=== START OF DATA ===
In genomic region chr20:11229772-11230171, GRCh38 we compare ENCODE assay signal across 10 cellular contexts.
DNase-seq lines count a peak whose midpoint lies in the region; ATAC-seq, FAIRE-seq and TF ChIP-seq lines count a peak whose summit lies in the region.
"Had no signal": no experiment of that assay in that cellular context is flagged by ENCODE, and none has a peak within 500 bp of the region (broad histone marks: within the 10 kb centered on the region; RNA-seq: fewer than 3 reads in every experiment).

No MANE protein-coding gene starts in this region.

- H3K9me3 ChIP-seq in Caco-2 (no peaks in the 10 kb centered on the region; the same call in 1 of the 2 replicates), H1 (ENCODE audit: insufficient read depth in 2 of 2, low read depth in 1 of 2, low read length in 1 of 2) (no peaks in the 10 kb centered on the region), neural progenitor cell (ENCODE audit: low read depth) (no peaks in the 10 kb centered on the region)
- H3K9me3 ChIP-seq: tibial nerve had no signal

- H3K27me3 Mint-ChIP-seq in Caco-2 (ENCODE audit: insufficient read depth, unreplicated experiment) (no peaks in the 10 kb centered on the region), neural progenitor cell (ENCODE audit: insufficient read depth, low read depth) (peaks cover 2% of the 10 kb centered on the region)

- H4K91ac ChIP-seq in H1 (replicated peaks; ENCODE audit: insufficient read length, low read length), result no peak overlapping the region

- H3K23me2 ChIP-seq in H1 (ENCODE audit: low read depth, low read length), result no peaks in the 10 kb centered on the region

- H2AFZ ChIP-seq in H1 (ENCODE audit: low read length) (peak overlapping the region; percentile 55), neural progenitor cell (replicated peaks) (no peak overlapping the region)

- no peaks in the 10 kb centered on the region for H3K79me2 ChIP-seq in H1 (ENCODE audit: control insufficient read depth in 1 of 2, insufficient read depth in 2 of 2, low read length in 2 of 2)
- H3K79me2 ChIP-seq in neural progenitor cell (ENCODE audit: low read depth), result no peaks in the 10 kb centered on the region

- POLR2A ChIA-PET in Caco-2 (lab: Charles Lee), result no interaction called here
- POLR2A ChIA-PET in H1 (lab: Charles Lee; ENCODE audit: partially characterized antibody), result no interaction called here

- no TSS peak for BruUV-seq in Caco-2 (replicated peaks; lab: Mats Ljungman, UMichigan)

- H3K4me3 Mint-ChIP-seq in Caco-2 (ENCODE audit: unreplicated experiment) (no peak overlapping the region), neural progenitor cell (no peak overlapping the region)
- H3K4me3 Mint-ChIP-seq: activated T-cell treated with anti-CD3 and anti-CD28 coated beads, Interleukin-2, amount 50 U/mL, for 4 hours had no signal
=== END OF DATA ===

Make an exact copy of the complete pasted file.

In genomic region chr20:11229772-11230171, GRCh38 we compare ENCODE assay signal across 10 cellular contexts.
DNase-seq lines count a peak whose midpoint lies in the region; ATAC-seq, FAIRE-seq and TF ChIP-seq lines count a peak whose summit lies in the region.
"Had no signal": no experiment of that assay in that cellular context is flagged by ENCODE, and none has a peak within 500 bp of the region (broad histone marks: within the 10 kb centered on the region; RNA-seq: fewer than 3 reads in every experiment).

No MANE protein-coding gene starts in this region.

- H3K9me3 ChIP-seq in Caco-2 (no peaks in the 10 kb centered on the region; the same call in 1 of the 2 replicates), H1 (ENCODE audit: insufficient read depth in 2 of 2, low read depth in 1 of 2, low read length in 1 of 2) (no peaks in the 10 kb centered on the region), neural progenitor cell (ENCODE audit: low read depth) (no peaks in the 10 kb centered on the region)
- H3K9me3 ChIP-seq: tibial nerve had no signal

- H3K27me3 Mint-ChIP-seq in Caco-2 (ENCODE audit: insufficient read depth, unreplicated experiment) (no peaks in the 10 kb centered on the region), neural progenitor cell (ENCODE audit: insufficient read depth, low read depth) (peaks cover 2% of the 10 kb centered on the region)

- H4K91ac ChIP-seq in H1 (replicated peaks; ENCODE audit: insufficient read length, low read length), result no peak overlapping the region

- H3K23me2 ChIP-seq in H1 (ENCODE audit: low read depth, low read length), result no peaks in the 10 kb centered on the region

- H2AFZ ChIP-seq in H1 (ENCODE audit: low read length) (peak overlapping the region; percentile 55), neural progenitor cell (replicated peaks) (no peak overlapping the region)

- no peaks in the 10 kb centered on the region for H3K79me2 ChIP-seq in H1 (ENCODE audit: control insufficient read depth in 1 of 2, insufficient read depth in 2 of 2, low read length in 2 of 2)
- H3K79me2 ChIP-seq in neural progenitor cell (ENCODE audit: low read depth), result no peaks in the 10 kb centered on the region

- POLR2A ChIA-PET in Caco-2 (lab: Charles Lee), result no interaction called here
- POLR2A ChIA-PET in H1 (lab: Charles Lee; ENCODE audit: partially characterized antibody), result no interaction called here

- no TSS peak for BruUV-seq in Caco-2 (replicated peaks; lab: Mats Ljungman, UMichigan)

- H3K4me3 Mint-ChIP-seq in Caco-2 (ENCODE audit: unreplicated experiment) (no peak overlapping the region), neural progenitor cell (no peak overlapping the region)
- H3K4me3 Mint-ChIP-seq: activated T-cell treated with anti-CD3 and anti-CD28 coated beads, Interleukin-2, amount 50 U/mL, for 4 hours had no signal